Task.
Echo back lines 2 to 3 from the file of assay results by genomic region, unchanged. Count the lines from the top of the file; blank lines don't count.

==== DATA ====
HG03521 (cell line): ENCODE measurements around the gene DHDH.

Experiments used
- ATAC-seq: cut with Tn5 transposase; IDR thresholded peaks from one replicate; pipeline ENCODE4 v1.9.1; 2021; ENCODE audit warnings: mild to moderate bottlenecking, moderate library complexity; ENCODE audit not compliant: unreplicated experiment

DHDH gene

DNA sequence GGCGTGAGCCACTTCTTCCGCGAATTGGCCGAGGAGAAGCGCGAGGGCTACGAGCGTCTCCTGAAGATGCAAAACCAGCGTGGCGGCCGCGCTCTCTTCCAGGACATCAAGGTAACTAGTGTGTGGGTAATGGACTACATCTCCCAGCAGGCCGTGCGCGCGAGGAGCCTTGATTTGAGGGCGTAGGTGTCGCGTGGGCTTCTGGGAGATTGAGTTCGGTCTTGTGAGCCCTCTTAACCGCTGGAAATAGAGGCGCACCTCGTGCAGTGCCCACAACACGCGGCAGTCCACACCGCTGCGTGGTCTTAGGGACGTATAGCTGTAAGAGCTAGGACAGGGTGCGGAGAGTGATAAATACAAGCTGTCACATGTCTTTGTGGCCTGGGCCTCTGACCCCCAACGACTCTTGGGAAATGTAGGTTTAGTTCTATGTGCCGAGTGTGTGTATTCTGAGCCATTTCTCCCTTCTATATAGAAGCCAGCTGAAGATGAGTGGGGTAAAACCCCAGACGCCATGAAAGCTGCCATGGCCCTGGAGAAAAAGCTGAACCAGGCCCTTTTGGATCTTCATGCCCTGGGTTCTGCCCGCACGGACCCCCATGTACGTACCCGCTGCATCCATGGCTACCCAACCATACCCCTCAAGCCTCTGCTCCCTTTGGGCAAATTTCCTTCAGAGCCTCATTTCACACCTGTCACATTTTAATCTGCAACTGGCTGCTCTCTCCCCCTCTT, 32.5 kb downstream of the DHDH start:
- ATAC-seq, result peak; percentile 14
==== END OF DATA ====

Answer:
Experiments used
- ATAC-seq: cut with Tn5 transposase; IDR thresholded peaks from one replicate; pipeline ENCODE4 v1.9.1; 2021; ENCODE audit warnings: mild to moderate bottlenecking, moderate library complexity; ENCODE audit not compliant: unreplicated experiment